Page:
Top photo: Tadeu Nascimento
Saint Catherine’s Mount marks the foundation of Santos – knowing the exact spot of its foundation is a privilege that few cities in the world enjoy. This small mount bears the name of the chapel that existed at the foot of this small hill, built in 1532.
In 1591, English pirate Thomas Cavendish sacked the city, destroyed the chapel and threw the statue of Saint Catherine of Alexandria into the sea. After 72 years, while fishing with a net, Jesuit slaves happened to take the statue out of the water by chance.
The first Santa Casa de Misericórdia hospital in Brazil was installed next to the chapel in 1543. For years the mount supplied stones for the paving of the roads and extension of the port.
Viewed from afar, the mural looks like an abstract painting. But close up the apparent blotches are in fact stylized faces of various sizes, on each of the 1452 tiles that cover the wall, which is 48 meters long and 4.8 meters high. The 230m² mural by local artist Mário Gruber represents the identification of strangers in the middle of a multitude.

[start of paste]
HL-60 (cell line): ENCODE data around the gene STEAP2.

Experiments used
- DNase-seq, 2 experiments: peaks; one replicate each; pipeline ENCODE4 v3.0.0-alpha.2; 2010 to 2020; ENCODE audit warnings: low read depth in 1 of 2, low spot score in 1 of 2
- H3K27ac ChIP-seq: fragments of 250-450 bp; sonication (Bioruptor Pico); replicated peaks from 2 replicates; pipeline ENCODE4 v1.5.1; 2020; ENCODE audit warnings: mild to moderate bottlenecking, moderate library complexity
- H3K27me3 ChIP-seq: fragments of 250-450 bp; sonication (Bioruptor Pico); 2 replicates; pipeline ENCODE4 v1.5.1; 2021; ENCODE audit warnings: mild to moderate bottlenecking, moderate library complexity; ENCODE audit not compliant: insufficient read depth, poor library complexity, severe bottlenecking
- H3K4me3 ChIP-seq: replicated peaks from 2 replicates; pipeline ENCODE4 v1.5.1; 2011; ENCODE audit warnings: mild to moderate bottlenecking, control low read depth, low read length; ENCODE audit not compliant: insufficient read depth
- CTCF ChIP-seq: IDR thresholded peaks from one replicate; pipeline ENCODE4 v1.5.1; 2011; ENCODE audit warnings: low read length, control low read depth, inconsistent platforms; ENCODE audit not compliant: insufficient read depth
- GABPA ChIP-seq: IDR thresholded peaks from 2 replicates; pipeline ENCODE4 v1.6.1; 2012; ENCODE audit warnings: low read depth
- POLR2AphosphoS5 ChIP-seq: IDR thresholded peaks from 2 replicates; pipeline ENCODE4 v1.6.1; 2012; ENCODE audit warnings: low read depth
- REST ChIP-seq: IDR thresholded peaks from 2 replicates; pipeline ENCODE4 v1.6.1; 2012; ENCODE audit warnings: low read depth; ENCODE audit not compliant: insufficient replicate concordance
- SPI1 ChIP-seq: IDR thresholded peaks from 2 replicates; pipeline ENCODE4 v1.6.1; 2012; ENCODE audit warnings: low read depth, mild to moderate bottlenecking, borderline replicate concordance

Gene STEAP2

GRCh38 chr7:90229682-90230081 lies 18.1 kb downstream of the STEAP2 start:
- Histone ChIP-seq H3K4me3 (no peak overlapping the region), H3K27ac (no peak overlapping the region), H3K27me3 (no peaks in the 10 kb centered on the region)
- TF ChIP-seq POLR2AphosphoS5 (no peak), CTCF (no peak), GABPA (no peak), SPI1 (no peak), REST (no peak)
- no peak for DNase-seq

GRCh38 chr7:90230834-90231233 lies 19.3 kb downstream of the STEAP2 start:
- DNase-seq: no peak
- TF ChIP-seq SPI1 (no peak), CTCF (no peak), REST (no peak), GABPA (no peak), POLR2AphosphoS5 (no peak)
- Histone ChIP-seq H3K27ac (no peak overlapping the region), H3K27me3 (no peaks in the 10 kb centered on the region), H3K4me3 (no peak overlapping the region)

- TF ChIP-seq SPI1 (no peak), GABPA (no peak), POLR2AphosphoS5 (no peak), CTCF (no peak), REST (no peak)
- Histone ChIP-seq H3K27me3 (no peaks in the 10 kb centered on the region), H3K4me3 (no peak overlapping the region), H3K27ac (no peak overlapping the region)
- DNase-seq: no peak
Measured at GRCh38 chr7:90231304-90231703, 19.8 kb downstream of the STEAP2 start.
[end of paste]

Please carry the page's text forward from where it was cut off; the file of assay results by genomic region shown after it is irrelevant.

Painted by hand, the pieces in black and white sandstone, honor the writer, dramatist and poet Clay Gama de Carvalho, who became anonymous when the military government confiscated the manuscript for his work ‘American Literature in Exile’. The same art was in an exhibition at the United Nations for the democratization of South Africa.
Photo: Marcelo Martins